Hot Off The Press: The Latest TV News and Information - Page 3317 - AVS | Home Theater Discussions And Reviews
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post #99481 of 99488 Unread Today, 12:01 PM
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Originally Posted by archiguy View Post
Sounds like Fred took his AVS/HOTP retirement seriously.
Well, I know he still checked in and responded to emails for quite a while. We even made plans to meet in Florida during one of my trips, but then he quit responding and I ended up losing his email address.

Cheers, Dave
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post #99482 of 99488 Unread Today, 12:06 PM
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TV Notes
‘X-Men’ Live-Action TV Series in Development at Fox
By Shelli Weinstein, Variety.com - Jan. 26, 2015

Marvell should really start to be concerned about over saturation at this point....
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post #99483 of 99488 Unread Today, 02:05 PM
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HOTP/Personal Note
Paging Fredfa! Paging Fredfa!
By dad1153, Hot Off The Press Thread - Jan. 28, 2015

It's a little unorthodox, but a personal emergency has presented itself and I really need to speak with our old friend Fredfa. He hasn't posted on "HOTP" for quite some time though. If anyone here on "HOTP" knows someone on AVS Forum that can get me in touch with Fredfa, by either phone, personal e-mail or PM, I'd really appreciate it. PM me with the info or let Fredfa know that I need to get in touch with him, the sooner the better.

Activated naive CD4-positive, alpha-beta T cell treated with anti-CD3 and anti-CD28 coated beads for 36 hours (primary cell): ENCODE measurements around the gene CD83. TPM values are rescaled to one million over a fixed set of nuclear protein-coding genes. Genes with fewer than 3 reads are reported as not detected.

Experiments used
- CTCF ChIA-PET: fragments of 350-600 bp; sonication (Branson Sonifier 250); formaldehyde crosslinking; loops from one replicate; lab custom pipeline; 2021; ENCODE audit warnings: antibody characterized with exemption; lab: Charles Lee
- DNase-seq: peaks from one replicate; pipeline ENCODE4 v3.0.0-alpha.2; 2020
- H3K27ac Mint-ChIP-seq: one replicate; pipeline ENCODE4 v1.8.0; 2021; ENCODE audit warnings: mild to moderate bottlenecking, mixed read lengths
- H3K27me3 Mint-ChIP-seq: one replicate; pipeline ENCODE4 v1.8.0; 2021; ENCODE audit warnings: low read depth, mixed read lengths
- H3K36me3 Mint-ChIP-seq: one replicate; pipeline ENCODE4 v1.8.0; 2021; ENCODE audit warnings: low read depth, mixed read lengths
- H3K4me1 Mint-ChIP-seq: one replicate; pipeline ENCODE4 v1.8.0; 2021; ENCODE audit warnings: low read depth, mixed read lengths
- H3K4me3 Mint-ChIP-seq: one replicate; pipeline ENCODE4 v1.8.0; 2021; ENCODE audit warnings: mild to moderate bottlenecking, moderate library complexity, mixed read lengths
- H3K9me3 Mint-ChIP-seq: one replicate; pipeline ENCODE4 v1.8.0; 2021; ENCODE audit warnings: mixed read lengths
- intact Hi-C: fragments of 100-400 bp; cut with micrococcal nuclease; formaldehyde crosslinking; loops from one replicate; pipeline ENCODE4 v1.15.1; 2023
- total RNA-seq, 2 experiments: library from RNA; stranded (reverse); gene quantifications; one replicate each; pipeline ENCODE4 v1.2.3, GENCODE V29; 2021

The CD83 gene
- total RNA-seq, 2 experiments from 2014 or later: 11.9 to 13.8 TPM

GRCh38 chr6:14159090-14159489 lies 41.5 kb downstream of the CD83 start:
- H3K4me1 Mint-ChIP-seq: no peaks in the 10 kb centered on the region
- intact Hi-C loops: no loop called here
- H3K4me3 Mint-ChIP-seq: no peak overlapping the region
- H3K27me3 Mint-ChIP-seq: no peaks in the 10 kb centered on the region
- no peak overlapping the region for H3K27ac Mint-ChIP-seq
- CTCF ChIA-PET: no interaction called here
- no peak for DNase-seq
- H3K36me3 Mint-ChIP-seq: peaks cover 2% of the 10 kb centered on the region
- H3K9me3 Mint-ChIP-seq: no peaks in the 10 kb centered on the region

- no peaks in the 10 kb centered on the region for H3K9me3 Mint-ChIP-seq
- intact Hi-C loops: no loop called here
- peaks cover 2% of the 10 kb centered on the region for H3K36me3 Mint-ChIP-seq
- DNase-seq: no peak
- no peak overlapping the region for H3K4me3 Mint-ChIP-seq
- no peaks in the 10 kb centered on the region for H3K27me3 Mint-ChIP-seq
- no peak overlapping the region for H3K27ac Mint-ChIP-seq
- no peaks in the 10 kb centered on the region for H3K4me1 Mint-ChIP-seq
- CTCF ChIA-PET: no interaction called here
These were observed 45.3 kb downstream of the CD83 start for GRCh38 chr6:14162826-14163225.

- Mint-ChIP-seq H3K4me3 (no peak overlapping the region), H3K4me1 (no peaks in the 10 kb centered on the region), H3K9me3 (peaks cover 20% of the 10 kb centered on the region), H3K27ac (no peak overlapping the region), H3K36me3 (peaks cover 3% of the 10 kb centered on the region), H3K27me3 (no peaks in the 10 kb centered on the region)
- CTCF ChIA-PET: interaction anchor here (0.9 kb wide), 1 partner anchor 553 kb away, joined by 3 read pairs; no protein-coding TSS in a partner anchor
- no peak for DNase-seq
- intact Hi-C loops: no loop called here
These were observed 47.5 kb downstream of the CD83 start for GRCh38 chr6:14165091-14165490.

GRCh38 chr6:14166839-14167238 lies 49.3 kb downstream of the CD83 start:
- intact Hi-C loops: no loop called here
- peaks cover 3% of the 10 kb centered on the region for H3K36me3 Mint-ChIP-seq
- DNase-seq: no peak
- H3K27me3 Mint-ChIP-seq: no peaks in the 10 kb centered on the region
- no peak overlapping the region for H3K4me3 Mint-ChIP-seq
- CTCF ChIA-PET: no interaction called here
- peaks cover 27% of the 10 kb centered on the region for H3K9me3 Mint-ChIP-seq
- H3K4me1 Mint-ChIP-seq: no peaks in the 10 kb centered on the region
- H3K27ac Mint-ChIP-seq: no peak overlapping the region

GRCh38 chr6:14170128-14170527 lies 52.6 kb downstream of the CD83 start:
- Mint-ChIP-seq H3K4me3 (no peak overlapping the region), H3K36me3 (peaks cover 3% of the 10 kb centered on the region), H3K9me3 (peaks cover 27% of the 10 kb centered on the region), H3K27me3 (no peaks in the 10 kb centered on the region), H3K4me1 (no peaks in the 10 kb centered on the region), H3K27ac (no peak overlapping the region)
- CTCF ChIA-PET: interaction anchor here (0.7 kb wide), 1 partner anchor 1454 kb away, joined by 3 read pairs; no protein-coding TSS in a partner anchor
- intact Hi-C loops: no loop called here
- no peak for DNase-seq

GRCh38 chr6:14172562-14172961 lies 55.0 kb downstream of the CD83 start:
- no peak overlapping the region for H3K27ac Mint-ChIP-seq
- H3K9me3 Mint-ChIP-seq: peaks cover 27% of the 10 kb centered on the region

Thanks a bunch in advance.
You might try reaching him through his Facebook page, I sent it to you in a PM.
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post #99484 of 99488 Unread Today, 06:21 PM
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TV Notes
Bianculli's Best Bets
By David Bianculli, TVWorthWatching.com - Jan. 28, 2015

THE AMERICANS FX, 10:00 p.m. ET
+ using Marvels Avengers movie 7:00pm as a leadin good move.

Speaking of Scarlett Johansson movies "Her" is on HBO Signature thursday 9:00pm.
Set in the near future Theo (Joaquin Phoenix) gets his computer a new OS with artificial intelligence & while this movie won an Oscar for screenwriting Scarlett shouldve won for her voice as "Samantha" the OS....WOW